Crime

Midstate law officers consider drones

As firefighters worked to free a fatal accident victim Wednesday, a white drone buzzed over Houston Road.

Flying above the crash site, the tiny aircraft captured high resolution pictures that will be used by traffic investigators.

“Typically in a serious accident, we get aerial photos, and in the past we had to get a helicopter,” Bibb County Sheriff David Davis said. “It works very well to have something on scene to get photos.”

As technology becomes cheaper, more law enforcement agencies are considering purchasing drones.

In the recent accident involving a dump truck and a car that collided near Allen Road, former Bibb County REACT volunteer Lou Crouch flew his personal drone over the wreckage, providing overhead images that could give details missed from street level.

Davis is considering purchasing a drone for the department.

“You can get a fully outfitted, tricked-out drone with a lot of video capability well under $10,000, which is in reach for law enforcement agencies,” Davis said.

Warner Robins Police Chief Brett Evans also has been researching the devices for his department.

“I have tremendous interest in one,” he said.

His traffic investigators also have called upon Georgia State Patrol helicopter pilots to be their eyes in the sky. Often a flyover is not possible until hours later.

“Having the ability to have one up in the air while vehicles are on the scene, that is a tremendous asset,” Evans said. “The quality of the cameras on the drones is great.”

Inexpensive devices can be purchased for far less than renting helicopters or paying for fuel for the flights, he said.

Evans said he is waiting for prices to drop a bit more.

When drones first became available several years ago, the cost was prohibitive, Davis said.

Smaller models are much more affordable.

“Most people think of the war-time usage of the much larger drones that send down a missile on a car or a house, but these are not much larger than a dinner plate,” Davis said.

But he wants to tread lightly until policies for usage are in place.

“I know there’s a national controversy going on about drones and privacy. That’s why if we decide to get any we’d have to set some guidelines,” Davis said.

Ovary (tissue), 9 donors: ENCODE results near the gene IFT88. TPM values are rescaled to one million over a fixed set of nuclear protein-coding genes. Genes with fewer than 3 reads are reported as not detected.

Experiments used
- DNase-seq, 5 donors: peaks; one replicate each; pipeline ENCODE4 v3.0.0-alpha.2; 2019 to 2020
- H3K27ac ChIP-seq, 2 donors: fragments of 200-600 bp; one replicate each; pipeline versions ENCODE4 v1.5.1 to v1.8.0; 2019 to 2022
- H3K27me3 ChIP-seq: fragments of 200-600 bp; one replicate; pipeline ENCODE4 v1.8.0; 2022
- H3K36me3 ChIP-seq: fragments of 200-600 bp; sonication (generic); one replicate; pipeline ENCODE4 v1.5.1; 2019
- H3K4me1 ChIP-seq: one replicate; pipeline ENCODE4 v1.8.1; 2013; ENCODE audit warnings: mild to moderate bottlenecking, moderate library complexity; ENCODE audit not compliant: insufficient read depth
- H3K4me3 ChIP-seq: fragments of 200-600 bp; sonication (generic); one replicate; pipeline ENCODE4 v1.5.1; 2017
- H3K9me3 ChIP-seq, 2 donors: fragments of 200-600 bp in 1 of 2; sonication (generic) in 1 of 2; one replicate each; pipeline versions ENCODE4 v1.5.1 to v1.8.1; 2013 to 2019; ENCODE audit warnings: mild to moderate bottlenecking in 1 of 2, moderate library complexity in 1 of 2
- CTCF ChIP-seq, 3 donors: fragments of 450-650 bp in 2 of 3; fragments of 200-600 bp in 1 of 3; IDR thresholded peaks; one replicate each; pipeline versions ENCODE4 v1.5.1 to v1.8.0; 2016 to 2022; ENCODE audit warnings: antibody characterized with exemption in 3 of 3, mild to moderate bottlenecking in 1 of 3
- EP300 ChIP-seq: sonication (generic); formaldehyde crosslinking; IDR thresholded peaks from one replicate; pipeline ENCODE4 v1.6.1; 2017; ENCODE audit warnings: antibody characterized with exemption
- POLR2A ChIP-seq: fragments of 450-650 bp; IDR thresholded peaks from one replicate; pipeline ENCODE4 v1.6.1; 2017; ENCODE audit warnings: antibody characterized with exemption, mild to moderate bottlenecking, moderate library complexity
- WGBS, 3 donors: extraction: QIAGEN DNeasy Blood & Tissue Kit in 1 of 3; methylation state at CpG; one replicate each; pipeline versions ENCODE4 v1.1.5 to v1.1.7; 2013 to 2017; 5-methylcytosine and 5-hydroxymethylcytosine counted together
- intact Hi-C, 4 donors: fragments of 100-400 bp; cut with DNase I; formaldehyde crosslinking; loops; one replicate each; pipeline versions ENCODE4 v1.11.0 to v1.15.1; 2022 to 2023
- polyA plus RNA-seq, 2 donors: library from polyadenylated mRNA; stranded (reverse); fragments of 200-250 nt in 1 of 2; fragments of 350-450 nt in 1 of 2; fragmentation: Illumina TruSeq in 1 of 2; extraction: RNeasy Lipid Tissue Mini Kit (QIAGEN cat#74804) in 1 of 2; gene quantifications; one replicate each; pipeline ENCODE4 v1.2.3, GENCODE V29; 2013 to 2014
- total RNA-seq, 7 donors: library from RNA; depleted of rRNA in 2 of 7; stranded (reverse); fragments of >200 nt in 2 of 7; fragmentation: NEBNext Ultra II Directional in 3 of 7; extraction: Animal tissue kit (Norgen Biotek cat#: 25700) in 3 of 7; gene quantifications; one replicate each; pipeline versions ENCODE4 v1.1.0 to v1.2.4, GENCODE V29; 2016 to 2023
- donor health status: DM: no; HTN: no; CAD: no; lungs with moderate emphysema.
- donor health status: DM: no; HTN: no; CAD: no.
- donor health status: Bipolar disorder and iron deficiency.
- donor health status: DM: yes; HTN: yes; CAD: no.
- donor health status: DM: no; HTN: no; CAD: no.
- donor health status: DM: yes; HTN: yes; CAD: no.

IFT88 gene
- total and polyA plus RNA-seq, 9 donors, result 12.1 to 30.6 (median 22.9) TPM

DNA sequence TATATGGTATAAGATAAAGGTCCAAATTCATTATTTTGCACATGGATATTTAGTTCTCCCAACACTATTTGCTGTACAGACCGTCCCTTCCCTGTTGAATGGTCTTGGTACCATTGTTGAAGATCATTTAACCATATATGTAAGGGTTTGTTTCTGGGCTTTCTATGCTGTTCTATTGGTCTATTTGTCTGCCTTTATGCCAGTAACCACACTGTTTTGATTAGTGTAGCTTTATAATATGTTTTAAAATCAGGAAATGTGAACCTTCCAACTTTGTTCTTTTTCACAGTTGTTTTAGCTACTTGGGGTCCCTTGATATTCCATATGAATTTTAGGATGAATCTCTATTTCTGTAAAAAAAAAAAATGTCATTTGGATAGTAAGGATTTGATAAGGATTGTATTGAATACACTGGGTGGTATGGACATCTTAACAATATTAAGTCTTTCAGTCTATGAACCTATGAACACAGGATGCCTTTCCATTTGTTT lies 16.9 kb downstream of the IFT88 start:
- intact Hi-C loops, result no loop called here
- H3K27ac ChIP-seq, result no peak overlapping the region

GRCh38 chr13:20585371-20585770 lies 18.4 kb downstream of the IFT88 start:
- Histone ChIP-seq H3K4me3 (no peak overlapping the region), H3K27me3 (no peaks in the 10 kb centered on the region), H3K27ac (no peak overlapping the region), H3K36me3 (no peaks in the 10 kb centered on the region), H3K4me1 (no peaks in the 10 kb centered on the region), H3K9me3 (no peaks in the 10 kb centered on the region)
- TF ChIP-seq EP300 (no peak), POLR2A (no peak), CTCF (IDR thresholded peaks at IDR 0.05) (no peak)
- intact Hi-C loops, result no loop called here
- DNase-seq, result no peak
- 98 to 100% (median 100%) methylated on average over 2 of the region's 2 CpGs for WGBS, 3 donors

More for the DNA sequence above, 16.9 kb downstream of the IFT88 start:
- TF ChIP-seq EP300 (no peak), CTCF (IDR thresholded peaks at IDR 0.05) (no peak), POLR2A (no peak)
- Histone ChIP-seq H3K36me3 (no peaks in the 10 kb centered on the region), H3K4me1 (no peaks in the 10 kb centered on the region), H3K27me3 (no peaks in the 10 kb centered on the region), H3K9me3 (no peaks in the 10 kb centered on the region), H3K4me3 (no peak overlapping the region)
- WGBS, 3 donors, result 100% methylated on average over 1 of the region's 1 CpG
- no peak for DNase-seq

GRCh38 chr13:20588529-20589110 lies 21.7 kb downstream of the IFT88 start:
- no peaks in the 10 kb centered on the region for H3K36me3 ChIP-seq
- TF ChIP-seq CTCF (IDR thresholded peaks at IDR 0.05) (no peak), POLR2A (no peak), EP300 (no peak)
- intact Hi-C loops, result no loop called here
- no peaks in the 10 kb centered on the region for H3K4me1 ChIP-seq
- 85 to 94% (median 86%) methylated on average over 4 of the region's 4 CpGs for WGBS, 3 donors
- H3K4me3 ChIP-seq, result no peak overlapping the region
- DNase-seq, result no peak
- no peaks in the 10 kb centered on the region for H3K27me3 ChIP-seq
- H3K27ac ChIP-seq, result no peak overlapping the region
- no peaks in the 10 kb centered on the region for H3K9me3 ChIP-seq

Putnam County Sheriff Howard Sills said Georgia lawmakers already started a conversation on privacy concerns during the last session.

“I’m sure they can pass necessary laws to deal with the abuse, if there is any, but there are no laws now to prevent me from flying over your house in a helicopter,” Sills said.

“I don’t see the issue that’s coming up about us spying on people. We can spy on them now, and we’re not doing it.”

Davis believes the debate will hinge on what people can see from the street or public property versus looking onto private land over a privacy fence.

“All the good video you get of illegal activity, if it gets thrown out in court, you’ve wasted your time,” he said. “If we have an active shooter, or a hostage situation, (drones) would come into play and be very beneficial to us.”

Sills said searching for people missing deep in the woods would be much easier with a drone outfitted with infrared cameras.

He feels law enforcement agencies should be able to fly drones anywhere they could fly a helicopter for surveillance.

“If they pass a law you can’t, then only rich police, who can afford a helicopter, can. If you’re poor police, you can’t.”

To contact writer Liz Fabian, call 744-4303.

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